The bustling crowds surged this way and that, pouring in to shops, streaming out of doorways. Some hurried past impatiently, laden with bulging bags, strutting swiftly along, whilst others loitered about, gazing in to windows, hovering near doors. Cars zoomed past, splashing through deep puddles, showering the dismal kerb with mud and filth as they blasted their horns irascibly.
Birds swooped gracefully overhead, darting this way and that, their plaintive calls ringing through the air. The noise got quieter as the day wore on, and soon there was silence apart from an occasional rumble of a car’s engine as it prowled along the road. With the moon a shining silver coin in the dark sky, I turned and began to pace down the streets, before finding an alley that would be my home for the night.
With food non-existent, and a new found reluctance to use warehouses as homes, I decided the next step was to buy some food. I needed it, not only to ease the grumblings of my stomach, but also because yesterday during my walk around the town I had to stop several times and sit down due to dizziness.
I needed all my strength if I was going to work out what really happened to my dad.
So I headed over to the supermarket just off the town centre. It was fairly quiet, and I breezed casually round the aisles, dented, rusty basket in my hand, cap pulled right down over my forehead. Hurriedly chucking various items in to the basket, and with my eyes on the neat lines of printed prices tucked beneath the food, I didn’t see her until it was almost too late. Meandering round the corner came…
Startled, I froze, fingers clutching at crisps I had been about to scoop up. She dawdled along, pausing directly across the aisle from me. Ducking my head, I swiftly snagged the snacks, and strode briskly away, trying to be inconspicuous as I could.
Marching to the tills, I handed over the coins miserably. But at least I had food now. Feeling someone’s presence behind me, I turned to find that my teacher was now stood behind me, chatting cheerfully to a young man next to her. I snatched the receipt from the startled till operator, grabbed my bags and raced for the exit. Skidding to a stop at the main road, I waited impatiently for a break in the cars.
Eventually I was able to dart across, just avoiding a clunky lime car that beeped reproachfully as it zoomed past. At the top of the street I turned, but she was nowhere to be seen. Thankful at not having been spotted I continued on until I reached the park.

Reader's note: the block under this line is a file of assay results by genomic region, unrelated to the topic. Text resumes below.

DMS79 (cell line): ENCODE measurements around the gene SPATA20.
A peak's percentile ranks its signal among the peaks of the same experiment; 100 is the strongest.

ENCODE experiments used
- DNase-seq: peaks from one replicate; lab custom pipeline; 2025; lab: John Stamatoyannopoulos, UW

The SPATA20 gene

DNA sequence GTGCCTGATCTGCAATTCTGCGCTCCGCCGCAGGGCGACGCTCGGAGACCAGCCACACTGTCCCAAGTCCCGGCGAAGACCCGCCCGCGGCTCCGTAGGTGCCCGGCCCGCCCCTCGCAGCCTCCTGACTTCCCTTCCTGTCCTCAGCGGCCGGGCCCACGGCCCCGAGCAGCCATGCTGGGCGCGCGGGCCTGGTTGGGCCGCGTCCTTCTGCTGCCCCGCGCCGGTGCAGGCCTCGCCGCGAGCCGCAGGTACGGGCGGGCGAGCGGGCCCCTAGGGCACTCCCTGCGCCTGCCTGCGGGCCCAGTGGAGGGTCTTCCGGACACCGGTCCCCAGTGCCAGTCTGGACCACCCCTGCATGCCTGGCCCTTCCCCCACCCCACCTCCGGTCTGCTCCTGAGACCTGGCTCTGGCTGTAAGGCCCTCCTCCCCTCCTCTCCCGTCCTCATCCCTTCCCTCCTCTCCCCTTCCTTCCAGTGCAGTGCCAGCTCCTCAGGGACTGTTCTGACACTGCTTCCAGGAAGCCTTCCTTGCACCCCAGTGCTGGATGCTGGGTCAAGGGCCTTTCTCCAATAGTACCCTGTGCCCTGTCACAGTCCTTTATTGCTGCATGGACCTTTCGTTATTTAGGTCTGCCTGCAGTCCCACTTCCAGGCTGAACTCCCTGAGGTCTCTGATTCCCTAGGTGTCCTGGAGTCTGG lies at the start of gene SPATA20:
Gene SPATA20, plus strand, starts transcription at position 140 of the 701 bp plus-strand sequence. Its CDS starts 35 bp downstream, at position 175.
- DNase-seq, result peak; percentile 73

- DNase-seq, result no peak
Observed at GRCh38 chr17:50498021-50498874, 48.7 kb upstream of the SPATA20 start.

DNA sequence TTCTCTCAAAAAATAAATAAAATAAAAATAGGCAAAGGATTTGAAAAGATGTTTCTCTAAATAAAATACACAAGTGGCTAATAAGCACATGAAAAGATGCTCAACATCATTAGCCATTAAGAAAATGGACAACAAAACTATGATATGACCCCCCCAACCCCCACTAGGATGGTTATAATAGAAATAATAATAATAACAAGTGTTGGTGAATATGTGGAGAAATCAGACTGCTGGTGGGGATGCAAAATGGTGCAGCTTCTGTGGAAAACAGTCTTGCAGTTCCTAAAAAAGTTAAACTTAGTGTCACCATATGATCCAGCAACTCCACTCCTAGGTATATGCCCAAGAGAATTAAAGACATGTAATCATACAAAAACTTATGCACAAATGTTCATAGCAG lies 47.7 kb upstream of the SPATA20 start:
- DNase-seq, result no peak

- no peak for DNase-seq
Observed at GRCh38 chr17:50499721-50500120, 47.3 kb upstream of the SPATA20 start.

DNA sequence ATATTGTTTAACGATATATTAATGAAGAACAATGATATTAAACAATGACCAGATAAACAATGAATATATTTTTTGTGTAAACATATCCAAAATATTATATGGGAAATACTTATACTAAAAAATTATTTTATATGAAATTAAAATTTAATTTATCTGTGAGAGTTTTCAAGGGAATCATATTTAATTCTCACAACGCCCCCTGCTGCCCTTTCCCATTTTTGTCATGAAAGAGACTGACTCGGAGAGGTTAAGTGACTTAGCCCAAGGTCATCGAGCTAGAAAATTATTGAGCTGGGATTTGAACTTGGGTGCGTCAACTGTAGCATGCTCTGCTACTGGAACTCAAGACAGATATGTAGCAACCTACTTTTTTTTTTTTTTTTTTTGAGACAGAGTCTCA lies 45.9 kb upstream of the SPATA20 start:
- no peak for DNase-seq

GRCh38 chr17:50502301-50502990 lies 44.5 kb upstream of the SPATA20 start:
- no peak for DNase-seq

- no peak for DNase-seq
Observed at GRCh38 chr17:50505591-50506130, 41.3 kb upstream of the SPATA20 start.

Here I perched on a shabby bench whose paintwork (once upon a time) would probably have been a nice, bright green, but years of wear had caused the paint to crack, peel away and darken to blackened splatters that were dispersed across the brittle wood. I started to count my money, careful not to drop any of the precious coins. There was £19.82 left. A week’s worth of food. What was I going to do when it was all gone? How was I going to survive? Would it be better just to go back to the police station? Or was I just going to have to find some other way of getting food?
Today was so scary.
It was dawn. The sun was beginning its long climb across the leaden sky, creating long, pale shadows that crawled eerily across the ashy landscape. The black of the night had been replaced by a gloomy grey; it smothered everything, vacuuming away all the colours.
I awoke to the sound of a gunshot.
The bullet bounced off the pile of chipped bricks that I was resting my head on. Alarmed, I leapt to my feet. There was a semi-circle of men blocking the alley. Their guns were pointed at me. I grabbed my bag and tossed it over my back.
“We don’t want to hurt you,” one man stated, his black jacket bulky, “but we will if we have too.”
“Just come with us,” the one on the far-right, with thick, floppy hair, wore a synthetically sweet smile. “We only want to talk.” Despite the heat of the moment I started laughing. I honestly can’t say why. This fake, hollow sound just erupted from my mouth, completely unlike my normal laugh.
“Of course you do,” I replied sharply.
That was when I threw myself up the wall. My frozen fingers locked in to position, clutching the top. Pushing my feet off the wall - where they were dangling half-way up - I arduously heaved myself up. Straddling the top, I saw bulky jacket take aim. The bullet streaked towards me: before implanting itself in my leg.